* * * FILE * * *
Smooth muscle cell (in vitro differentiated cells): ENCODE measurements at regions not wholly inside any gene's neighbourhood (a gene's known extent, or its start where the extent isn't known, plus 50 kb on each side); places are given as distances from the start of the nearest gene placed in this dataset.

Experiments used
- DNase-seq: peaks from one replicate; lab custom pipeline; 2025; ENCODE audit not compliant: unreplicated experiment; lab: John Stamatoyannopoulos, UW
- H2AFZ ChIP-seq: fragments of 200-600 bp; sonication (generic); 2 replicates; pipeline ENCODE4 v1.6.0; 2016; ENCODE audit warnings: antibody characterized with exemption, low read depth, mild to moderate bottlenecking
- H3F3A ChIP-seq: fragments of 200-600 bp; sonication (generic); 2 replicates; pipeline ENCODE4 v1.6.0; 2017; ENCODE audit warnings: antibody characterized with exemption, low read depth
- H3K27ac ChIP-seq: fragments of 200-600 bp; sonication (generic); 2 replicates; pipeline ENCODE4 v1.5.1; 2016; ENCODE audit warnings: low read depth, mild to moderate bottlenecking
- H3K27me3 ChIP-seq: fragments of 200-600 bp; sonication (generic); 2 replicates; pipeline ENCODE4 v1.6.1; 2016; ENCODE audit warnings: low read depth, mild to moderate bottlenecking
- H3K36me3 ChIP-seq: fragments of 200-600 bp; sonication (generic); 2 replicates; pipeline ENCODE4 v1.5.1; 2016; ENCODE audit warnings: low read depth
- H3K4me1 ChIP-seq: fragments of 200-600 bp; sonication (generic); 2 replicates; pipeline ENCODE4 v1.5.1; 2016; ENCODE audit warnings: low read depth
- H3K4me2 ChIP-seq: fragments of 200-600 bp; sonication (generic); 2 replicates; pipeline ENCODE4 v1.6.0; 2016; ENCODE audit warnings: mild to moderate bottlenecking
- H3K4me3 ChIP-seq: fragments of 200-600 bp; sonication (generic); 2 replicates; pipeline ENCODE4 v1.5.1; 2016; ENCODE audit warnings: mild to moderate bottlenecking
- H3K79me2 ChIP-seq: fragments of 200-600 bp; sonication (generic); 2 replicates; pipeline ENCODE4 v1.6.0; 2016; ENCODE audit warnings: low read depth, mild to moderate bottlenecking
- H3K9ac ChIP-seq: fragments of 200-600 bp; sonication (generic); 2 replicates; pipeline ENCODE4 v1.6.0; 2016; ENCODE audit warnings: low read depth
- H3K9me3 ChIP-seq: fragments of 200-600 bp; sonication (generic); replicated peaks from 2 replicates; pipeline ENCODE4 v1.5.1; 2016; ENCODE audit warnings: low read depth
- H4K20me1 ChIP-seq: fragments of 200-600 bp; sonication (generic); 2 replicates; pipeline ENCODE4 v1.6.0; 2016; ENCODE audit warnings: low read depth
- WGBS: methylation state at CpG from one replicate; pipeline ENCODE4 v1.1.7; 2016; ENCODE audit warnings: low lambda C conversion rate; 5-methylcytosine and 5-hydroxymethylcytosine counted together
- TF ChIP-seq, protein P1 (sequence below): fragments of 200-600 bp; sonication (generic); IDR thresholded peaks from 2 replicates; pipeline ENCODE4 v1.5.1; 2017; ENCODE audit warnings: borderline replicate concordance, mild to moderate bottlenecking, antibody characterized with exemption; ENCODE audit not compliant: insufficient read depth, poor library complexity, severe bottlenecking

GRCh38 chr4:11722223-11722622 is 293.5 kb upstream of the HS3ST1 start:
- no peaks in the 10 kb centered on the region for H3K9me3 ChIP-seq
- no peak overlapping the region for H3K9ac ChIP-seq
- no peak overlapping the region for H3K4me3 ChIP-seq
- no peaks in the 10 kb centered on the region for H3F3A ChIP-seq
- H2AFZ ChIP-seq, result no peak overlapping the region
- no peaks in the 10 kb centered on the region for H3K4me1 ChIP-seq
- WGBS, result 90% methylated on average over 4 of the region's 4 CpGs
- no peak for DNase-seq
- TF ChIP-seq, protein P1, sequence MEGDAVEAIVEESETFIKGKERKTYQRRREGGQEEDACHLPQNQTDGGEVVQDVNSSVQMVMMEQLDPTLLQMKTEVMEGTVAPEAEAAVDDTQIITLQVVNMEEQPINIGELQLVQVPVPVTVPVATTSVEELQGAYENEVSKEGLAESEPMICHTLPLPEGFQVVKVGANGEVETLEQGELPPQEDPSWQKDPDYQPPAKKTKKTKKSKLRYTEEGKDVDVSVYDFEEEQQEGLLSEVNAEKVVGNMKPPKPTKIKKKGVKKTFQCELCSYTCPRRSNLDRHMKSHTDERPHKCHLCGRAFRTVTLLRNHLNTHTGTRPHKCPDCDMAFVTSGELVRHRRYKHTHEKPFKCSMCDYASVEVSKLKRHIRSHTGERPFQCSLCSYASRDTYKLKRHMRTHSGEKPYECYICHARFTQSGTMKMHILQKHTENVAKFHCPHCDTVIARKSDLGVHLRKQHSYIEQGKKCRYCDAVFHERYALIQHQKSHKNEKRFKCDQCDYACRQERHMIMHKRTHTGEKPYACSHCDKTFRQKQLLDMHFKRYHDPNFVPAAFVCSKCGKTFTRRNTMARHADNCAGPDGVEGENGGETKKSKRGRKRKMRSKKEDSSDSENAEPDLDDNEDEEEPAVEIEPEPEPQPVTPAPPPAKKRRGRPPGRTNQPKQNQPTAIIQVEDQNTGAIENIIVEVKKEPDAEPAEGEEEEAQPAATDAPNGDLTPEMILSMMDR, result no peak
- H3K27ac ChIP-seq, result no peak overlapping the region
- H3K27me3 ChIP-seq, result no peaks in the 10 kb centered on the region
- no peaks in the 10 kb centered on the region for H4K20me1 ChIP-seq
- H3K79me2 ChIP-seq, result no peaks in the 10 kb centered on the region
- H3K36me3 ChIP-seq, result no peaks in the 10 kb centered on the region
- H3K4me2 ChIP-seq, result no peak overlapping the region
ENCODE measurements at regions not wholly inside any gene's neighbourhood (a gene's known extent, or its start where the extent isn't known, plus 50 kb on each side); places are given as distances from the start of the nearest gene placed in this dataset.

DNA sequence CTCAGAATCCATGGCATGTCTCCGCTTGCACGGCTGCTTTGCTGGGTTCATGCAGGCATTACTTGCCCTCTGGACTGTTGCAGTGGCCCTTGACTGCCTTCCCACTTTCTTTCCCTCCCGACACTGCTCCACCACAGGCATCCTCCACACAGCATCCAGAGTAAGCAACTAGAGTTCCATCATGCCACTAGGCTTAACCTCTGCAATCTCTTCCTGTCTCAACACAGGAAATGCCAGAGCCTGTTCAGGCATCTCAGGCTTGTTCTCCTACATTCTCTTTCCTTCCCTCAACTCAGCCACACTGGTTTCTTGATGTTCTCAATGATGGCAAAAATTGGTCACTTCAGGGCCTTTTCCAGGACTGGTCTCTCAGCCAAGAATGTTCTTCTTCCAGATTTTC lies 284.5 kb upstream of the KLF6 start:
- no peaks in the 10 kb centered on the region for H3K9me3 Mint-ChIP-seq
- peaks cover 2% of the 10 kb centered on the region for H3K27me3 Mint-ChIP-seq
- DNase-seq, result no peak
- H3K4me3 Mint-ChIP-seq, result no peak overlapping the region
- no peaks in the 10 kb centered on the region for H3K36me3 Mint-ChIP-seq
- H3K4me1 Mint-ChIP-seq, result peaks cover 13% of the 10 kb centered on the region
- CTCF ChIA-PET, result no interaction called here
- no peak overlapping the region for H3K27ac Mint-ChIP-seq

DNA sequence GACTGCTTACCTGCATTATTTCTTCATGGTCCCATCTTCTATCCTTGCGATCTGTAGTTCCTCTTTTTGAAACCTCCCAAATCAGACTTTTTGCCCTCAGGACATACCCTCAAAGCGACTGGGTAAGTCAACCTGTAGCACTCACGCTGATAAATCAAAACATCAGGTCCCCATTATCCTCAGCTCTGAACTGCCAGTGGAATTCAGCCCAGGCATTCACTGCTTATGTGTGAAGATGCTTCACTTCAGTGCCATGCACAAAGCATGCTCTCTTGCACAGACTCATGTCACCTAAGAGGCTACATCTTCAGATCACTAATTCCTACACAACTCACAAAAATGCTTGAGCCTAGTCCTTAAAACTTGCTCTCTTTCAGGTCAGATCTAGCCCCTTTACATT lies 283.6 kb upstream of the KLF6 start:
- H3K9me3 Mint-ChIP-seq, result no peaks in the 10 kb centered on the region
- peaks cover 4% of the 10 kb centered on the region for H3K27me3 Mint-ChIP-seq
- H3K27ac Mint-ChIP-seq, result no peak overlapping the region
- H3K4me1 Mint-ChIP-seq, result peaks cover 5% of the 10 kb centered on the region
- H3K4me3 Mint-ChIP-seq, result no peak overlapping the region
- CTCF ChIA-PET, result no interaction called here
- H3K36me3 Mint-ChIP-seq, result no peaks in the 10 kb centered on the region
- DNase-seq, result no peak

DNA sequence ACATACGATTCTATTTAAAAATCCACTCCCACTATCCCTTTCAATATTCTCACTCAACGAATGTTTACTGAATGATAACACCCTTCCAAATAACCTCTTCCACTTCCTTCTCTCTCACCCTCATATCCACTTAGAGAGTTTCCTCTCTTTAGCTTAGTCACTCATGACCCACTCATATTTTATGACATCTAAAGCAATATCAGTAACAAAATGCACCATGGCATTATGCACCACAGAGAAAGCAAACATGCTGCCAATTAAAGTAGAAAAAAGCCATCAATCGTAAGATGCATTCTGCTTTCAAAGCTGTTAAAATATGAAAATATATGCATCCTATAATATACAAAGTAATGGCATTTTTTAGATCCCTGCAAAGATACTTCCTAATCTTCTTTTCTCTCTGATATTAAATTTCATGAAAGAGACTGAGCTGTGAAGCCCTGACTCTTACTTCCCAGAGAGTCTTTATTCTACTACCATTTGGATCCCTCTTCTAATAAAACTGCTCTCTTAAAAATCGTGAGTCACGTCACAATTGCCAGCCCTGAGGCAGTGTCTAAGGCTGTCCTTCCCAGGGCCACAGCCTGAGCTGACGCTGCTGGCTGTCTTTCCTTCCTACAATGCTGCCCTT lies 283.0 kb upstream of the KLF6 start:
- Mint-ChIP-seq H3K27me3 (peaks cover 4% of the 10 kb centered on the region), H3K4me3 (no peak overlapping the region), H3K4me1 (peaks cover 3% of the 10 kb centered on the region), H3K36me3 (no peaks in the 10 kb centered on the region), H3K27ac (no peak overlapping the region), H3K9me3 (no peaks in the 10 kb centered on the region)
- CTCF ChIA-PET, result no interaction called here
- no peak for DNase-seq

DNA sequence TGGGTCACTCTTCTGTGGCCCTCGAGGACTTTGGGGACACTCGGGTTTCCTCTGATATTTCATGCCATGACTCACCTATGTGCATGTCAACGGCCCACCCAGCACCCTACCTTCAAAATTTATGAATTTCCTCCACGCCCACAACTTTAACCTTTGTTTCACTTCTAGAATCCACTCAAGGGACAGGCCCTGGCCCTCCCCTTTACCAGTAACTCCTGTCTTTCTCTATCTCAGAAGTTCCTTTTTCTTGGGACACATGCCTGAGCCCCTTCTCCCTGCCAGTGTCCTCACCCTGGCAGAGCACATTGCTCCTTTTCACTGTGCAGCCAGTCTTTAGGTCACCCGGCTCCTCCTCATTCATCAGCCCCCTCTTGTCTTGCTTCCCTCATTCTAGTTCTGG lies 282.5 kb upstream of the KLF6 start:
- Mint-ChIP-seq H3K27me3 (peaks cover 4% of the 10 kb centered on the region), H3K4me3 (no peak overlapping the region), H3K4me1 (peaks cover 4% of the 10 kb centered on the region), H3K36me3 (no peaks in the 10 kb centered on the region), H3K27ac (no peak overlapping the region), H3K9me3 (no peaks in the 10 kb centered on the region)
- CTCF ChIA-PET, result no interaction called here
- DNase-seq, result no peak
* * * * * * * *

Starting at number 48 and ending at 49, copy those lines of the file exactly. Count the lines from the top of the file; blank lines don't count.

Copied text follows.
- H3K4me1 Mint-ChIP-seq, result peaks cover 5% of the 10 kb centered on the region
- H3K4me3 Mint-ChIP-seq, result no peak overlapping the region